A Conversation With a Friend:
Jim Johnston

Jim JohnstonUVic creative writing student and Friend of The Malahat, Jim Johnston won the Friends’ draw prize at our Summer launch in September, 2010. Malahat volunteer Jay Morritt sat down with him on a bench outside the McPherson Library to discuss how he's enjoying the spoils of that victory, and to learn something about a fellow student writer.

You bagged some good stuff in this door prize— three Robin Skelton titles, Jay Ruzesky's novel The Wolsenburg Clock, a twenty dollar gift certificate from Renaissance Books—not bad, I'd say.

I used the gift certificate to get a couple Alice Munro books. But I haven't had time to read them yet—I'm too busy working on my writing. I spend sixty hours a week at it.

Wow, that's great. You're really dedicated to your craft. You must be enjoying the UVic writing program, then.

The profs in the department have been really supportive. Lorna Jackson has helped me a lot, Bill Gaston, Steven Price—they always encourage me to keep writing, keep working. I'm dyslexic, so my problem is I'm not organized, but they help me stay on the right track. It's like a second family for me up here.

What are you working on right now?

My newest story is called “When E. T. met Larry:  Two Sides.” E. T. and Larry communicate psychically, over a beam of light, from the planet Stainless (laughs). And the one I'm working on now is titled “Sobering up in ChristianVille.” I never write two things the same, and I like to make people laugh. It makes me happy. I can be serious sometimes, but I'm just having so much fun in my senior years.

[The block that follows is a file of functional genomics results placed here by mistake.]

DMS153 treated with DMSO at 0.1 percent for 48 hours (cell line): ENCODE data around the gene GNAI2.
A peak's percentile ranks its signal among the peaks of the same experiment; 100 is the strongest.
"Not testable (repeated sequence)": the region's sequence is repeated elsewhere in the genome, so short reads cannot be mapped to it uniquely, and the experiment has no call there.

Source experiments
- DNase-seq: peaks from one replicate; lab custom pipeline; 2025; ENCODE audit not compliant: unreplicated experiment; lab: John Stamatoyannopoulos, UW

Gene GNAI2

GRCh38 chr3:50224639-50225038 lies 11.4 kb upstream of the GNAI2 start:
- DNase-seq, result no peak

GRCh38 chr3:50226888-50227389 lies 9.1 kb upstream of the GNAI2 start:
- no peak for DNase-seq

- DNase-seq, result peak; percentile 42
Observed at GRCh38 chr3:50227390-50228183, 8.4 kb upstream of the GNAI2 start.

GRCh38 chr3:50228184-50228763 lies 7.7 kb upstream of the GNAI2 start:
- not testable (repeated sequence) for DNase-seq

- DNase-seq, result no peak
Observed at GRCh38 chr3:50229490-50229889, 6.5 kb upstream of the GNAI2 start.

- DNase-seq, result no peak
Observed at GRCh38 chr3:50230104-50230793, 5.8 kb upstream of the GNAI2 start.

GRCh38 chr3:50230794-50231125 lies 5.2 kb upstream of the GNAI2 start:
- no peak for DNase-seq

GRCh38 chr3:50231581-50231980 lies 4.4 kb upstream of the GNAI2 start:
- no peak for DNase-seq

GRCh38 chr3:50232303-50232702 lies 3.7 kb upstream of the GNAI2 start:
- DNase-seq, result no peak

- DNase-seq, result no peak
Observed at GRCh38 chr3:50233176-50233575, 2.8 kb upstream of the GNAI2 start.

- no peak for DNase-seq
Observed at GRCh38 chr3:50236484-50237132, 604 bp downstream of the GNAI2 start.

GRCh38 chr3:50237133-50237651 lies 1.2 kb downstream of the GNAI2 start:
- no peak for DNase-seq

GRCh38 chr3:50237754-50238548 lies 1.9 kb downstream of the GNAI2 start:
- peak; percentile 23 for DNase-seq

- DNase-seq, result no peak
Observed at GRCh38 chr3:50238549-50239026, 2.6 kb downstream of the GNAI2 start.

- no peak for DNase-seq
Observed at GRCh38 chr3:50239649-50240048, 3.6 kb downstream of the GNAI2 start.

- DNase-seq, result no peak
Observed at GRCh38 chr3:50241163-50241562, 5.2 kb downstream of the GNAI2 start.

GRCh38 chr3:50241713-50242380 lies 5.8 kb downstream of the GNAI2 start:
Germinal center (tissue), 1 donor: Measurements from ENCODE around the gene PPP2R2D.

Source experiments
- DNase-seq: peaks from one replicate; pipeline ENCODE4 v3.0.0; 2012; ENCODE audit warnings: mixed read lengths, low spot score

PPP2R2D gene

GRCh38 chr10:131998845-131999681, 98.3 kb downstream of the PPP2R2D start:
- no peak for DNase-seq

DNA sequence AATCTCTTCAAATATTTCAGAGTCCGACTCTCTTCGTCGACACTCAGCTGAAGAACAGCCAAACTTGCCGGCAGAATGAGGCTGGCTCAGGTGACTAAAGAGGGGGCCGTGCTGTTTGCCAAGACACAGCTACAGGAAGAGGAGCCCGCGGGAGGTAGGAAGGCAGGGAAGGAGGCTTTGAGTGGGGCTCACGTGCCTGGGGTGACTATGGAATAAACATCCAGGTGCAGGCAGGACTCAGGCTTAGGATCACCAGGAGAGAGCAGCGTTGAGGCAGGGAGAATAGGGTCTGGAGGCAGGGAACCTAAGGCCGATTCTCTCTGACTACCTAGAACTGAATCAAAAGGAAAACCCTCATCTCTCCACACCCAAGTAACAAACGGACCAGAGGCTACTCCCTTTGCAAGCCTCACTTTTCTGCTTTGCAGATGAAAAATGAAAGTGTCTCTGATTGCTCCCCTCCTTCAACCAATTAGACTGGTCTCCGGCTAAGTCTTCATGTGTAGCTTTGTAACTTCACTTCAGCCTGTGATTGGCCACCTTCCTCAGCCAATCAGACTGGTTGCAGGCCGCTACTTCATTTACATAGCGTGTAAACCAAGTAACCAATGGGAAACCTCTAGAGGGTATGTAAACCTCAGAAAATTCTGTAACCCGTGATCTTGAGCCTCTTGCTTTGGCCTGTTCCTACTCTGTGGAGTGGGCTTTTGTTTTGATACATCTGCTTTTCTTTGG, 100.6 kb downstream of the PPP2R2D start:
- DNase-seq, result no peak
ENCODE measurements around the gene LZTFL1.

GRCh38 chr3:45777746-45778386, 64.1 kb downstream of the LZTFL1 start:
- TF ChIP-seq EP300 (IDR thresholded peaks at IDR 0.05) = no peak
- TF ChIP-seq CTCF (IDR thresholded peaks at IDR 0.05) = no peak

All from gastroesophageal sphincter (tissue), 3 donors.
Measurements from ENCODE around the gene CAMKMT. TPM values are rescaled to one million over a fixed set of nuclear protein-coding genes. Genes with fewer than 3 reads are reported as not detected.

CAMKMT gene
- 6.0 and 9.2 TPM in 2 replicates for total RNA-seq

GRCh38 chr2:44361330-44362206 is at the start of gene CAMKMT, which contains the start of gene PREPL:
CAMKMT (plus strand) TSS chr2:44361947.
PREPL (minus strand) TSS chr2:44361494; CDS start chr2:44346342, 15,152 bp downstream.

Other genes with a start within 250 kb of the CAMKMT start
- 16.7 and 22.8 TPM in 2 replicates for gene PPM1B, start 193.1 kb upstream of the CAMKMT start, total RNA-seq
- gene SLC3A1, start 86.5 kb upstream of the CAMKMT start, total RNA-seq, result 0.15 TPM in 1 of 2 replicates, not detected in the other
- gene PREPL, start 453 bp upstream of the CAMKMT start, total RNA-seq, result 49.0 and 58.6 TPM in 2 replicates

I’ve heard you have a little dog, a dachshund that you carry around with you sometimes.

I call him Koko Kokopuff. People ask me sometimes where I get the ideas for my stories, and I tell them I talk to my dog. I think that, to be a writer, you need to have a warped personality.

Ha! Yeah, you're probably right about that. But, warped personality aside, you seem to be a really sweet and sincere guy. When we were emailing each other to set up this interview, you tagged one of your messages with a lovely quote—do you remember it?

“May all your sunrises be bright in front of you, and the shadows of darkness behind you.” One day I was talking with Lorna Crozier, and she said, “My mornings go good, but my afternoons aren't so good.” So I wrote that little saying for her.

Well it's definitely brightened my day to spend a bit of time talking with you, Jim. Thanks for meeting with me, and enjoy all those books you won—if you ever get away from your own writing long enough to read them, that is. Hope to see you around again sometime soon.

Yeah, if they don't lock me up first!